Last Updated on 3 months by Mukesh
Following the death of Queen Elizabeth II, the prime minister of Antigua and Barbuda has said he will hold a referendum to decide the republic status of the country within three years.
PM Gaston Browne made the statement after he signed a document that confirmed Charles III as the new King.
Stating that the Caribbean country will retain a British monarch, for now, PM Browne added, “This is not an act of hostility or any difference between Antigua and Barbuda and the monarchy, but it is the final step to complete that circle of independence, to ensure that we are truly a sovereign nation,”
When asked the time frame to complete the referendum process, Browne said, “I’d say probably within the next three years.”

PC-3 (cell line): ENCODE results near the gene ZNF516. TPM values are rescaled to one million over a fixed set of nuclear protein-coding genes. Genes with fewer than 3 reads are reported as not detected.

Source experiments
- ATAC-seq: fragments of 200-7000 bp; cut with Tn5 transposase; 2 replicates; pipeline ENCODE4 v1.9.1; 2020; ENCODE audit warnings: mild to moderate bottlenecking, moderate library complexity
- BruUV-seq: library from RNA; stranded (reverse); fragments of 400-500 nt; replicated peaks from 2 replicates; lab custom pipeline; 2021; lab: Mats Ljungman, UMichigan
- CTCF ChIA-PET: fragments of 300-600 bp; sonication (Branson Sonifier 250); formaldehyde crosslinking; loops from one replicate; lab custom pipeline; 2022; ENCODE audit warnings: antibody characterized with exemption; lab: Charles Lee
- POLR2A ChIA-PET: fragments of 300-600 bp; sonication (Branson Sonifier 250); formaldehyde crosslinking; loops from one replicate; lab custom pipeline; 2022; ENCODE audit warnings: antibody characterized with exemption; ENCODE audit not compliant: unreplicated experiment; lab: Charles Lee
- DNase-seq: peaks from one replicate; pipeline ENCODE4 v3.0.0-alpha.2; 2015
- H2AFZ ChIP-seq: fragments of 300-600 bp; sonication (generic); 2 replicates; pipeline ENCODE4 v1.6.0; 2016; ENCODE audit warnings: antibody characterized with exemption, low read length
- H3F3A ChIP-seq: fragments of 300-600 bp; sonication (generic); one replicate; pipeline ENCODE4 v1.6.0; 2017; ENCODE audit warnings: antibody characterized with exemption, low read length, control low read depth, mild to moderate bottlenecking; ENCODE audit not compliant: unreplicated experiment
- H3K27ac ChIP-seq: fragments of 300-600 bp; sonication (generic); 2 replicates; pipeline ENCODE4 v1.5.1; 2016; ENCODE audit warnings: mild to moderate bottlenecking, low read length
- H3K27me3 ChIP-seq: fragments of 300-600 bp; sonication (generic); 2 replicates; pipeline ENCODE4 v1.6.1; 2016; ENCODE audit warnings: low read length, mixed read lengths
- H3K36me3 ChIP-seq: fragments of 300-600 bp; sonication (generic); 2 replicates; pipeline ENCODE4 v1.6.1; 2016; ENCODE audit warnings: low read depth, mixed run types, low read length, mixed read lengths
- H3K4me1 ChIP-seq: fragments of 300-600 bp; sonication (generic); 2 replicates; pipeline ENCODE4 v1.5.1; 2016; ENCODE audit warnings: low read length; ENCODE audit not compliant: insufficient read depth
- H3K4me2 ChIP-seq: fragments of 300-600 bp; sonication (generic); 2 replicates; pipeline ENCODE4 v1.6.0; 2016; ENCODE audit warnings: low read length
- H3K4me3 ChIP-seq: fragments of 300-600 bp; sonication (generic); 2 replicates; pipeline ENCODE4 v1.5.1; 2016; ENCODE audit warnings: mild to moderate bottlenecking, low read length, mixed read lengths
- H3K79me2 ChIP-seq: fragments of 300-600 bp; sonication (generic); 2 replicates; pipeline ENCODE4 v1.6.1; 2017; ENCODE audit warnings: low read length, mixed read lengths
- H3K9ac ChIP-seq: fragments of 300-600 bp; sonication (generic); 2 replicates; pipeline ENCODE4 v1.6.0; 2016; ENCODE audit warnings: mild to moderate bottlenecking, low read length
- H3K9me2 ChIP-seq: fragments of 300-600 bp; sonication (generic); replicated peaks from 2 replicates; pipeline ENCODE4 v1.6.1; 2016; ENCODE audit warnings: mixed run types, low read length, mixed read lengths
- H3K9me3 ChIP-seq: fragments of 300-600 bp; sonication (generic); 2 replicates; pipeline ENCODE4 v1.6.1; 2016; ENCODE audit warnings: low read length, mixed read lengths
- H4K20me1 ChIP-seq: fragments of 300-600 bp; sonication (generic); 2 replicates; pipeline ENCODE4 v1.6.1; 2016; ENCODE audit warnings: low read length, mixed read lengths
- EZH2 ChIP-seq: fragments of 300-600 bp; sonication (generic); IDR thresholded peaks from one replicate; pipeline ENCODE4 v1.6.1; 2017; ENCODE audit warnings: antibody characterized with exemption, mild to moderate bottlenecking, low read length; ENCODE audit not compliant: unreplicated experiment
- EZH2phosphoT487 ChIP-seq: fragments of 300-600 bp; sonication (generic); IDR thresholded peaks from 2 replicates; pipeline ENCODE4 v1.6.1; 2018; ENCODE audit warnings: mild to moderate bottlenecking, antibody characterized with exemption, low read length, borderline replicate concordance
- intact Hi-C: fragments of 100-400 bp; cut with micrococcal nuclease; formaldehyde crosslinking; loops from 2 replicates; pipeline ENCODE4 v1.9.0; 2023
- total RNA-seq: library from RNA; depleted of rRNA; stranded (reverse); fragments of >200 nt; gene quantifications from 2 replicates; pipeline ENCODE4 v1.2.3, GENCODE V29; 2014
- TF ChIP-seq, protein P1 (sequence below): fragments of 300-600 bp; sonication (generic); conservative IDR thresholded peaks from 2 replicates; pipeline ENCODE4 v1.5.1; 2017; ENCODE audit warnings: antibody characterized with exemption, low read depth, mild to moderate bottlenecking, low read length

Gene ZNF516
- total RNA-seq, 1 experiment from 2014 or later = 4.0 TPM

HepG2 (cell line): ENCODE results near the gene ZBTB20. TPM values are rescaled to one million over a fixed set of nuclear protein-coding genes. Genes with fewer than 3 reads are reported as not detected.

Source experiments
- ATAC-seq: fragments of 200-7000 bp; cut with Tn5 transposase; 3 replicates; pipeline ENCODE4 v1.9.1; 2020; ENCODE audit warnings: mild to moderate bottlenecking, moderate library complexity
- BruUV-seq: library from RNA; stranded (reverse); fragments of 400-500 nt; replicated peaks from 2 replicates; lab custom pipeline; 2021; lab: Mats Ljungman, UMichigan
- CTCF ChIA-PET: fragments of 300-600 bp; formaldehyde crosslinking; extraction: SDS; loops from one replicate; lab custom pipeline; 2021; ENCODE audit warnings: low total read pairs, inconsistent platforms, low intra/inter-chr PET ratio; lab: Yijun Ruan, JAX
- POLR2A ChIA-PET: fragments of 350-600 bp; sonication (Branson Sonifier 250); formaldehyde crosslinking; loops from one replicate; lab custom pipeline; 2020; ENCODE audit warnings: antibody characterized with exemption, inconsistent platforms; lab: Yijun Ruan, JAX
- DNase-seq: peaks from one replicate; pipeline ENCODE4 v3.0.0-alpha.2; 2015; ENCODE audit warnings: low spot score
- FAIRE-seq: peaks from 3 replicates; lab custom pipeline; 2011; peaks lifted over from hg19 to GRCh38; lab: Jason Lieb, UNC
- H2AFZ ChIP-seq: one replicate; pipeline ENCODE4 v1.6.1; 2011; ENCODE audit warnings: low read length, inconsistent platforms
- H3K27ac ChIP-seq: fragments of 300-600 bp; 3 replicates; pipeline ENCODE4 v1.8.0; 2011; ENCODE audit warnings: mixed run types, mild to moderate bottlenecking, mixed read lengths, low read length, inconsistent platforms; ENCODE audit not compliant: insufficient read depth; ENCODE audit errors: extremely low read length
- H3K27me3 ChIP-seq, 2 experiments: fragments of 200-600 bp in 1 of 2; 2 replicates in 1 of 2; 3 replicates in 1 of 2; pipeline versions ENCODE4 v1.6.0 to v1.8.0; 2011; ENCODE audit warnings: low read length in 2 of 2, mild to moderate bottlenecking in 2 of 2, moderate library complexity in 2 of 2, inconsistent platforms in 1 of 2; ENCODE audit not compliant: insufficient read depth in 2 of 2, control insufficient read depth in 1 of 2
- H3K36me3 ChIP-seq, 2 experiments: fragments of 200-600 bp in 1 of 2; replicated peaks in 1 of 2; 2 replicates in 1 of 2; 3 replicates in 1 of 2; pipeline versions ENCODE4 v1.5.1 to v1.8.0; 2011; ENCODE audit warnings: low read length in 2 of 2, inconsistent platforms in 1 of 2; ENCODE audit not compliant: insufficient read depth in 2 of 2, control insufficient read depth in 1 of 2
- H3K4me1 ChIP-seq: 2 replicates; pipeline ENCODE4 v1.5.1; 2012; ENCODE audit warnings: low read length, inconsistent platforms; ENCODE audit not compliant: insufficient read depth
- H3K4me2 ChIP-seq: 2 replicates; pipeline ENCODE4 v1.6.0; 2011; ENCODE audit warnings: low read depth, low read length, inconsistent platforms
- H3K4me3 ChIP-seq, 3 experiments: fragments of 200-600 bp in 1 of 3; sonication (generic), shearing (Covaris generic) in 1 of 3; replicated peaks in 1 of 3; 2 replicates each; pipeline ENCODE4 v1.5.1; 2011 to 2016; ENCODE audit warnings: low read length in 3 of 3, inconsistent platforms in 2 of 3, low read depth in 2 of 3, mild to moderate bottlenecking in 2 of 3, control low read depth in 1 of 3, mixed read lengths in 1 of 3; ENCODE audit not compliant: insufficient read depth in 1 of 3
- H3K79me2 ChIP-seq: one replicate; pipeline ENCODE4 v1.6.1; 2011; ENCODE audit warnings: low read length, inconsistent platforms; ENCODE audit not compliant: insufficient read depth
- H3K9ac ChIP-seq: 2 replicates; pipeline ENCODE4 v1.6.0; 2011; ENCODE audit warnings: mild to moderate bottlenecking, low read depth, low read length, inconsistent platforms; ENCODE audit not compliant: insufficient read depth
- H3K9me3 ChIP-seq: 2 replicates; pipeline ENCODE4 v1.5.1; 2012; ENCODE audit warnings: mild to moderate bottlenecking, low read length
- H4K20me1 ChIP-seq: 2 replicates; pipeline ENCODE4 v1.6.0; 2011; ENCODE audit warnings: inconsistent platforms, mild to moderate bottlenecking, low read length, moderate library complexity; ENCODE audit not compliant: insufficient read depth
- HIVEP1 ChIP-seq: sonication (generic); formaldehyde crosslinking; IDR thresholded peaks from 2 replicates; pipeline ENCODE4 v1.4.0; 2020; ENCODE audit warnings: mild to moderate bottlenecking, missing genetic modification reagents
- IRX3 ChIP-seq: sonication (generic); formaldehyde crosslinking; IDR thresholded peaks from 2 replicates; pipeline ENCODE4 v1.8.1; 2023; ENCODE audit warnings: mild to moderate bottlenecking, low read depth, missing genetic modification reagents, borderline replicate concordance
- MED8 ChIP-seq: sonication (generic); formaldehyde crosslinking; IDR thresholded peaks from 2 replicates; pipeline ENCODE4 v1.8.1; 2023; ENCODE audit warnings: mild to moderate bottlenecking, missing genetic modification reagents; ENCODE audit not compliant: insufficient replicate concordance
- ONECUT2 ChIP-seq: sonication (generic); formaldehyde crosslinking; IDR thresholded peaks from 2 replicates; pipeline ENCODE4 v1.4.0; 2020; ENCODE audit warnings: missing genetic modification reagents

It is pertinent to note that despite being a sovereign nation with a democratic setup, Antigua and Barbuda’s head of state remains the Queen or King of the UK. Succinctly put, the former British colony is not a republic but a constitutional monarchy.
Apart from Antigua and Barbuda, countries like Australia, and Canada are still constitutional monarchies. Earlier in the day, both countries proclaimed Charles III as their King as well.
However, holding a referendum is not a guarantee that the country will automatically become a republic; the example of Australia is a case in point.
As reported by WION, there have been a few attempts to make Australia a republic but so far, none of them have been successful. A referendum in 1999 was narrowly defeated as 55 per cent of Australians voted to maintain the status quo.
Current Labor Prime Minister Anthony Albanese has also promised to do the same but the challenge is much harder than it looks. However, in the wake of the Queen’s death, Albanese has made it clear that he will not hold a republic referendum during his first term out of ‘deep respect’ for Queen.
(With inputs from agencies)
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